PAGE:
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60 percent of small businesses report maintaining the same size staff over the last year. This is down from 67 percent in May. 20 percent report increasing staff. This is up from 13 percent in May. 30 percent however say that they anticipate increasing staff in the next year. This is up seven percentage points since late May). 29 percent report that they have adjusted their employee salaries or hours in response to the pandemic.

78 percent of small businesses remain concerned about the impact of coronavirus on their businesses. 65 percent are concerned that they will have to close again or stay closed if there is a second wave of COVID-19. Among those who have already had to endure a COVID shutdown, 85 percent report being concerned about a second wave. Small businesses in the South are the region most concerned about a second wave – 72 percent. The industry most concerned is the service industry at 72 percent.

Seventy percent of small business owners report they have adjusted business operations to prepare for a second wave of COVID-19 and a second wave of business interruptions. 30 percent report that they have been evaluating long term staffing plans or making plans for future layoffs to prepare for a second wave. 32 percent report that they are purchasing additional supplies to prevent shortages for another business interruption. 29 percent report that they are updating their website and/or social media profile(s) to prepare for a second business interruption. 25 percent report that they are ncreasing e-commerce or digital payment options.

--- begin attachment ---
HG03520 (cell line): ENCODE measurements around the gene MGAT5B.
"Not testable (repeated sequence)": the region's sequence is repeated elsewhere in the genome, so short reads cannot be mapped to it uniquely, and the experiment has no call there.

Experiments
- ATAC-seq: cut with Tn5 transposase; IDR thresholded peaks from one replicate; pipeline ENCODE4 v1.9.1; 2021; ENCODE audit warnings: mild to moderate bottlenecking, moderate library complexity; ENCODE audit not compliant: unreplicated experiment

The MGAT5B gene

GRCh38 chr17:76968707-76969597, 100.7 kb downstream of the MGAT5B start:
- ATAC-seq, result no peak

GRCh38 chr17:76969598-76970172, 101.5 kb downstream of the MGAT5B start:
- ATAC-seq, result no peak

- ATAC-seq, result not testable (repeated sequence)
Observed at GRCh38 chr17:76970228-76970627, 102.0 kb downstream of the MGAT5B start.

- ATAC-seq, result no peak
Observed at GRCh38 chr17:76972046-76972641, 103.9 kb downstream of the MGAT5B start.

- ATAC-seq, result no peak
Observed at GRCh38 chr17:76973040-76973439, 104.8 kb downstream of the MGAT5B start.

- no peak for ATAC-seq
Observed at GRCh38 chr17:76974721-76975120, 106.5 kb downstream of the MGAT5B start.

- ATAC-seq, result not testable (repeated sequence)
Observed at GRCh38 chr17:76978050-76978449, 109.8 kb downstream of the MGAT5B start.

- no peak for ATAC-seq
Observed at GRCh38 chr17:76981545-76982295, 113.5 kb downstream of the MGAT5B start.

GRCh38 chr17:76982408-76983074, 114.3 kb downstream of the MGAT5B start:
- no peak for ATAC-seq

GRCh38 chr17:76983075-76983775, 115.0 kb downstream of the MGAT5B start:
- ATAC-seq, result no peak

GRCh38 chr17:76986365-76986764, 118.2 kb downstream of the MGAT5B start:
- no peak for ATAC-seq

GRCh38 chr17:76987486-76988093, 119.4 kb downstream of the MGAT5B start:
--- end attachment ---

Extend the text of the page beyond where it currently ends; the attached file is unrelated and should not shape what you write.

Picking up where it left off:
56 percent of small businesses expressed concern over the lack of guidance on proper reopening procedures. This is up eight percentage points from the previous report released in June.

“As America’s businesses look to reopen safely and keep their employees and customers healthy, employers are facing unprecedented new challenges and are looking for certainty from our elected leaders,” Sullivan said. “Main Street needs assurances from Washington that small business will remain a priority in rebuilding America’s economy. It’s a long road to recovery, but SBA loan assistance and nation-wide liability protections will help small businesses get back up and running at full speed.”

56 percent report that they believe it will take six months to a year before the small business climate returns to normal. This is in line with late May’s 55 percent. 7 percent responded that they think that it will never return to normal.

The Small Business Coronavirus Impact Poll is a special monthly coronavirus report, separate from the quarterly MetLife & U.S. Chamber of Commerce Small Business Index.

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The U.S. has had 4,568,375 coronavirus cases thus far in the global pandemic. 153,848 Americans have already been killed by COVID-19, including 1,489 in Alabama. 2,245,521 have recovered from their illnesses.

Written By

Brandon Moseley is a senior reporter with over nine years at Alabama Political Reporter. During that time he has written 8,794 articles for APR. You can email him at [email protected] or follow him on Facebook. Brandon is a native of Moody, Alabama, a graduate of Auburn University, and a seventh generation Alabamian.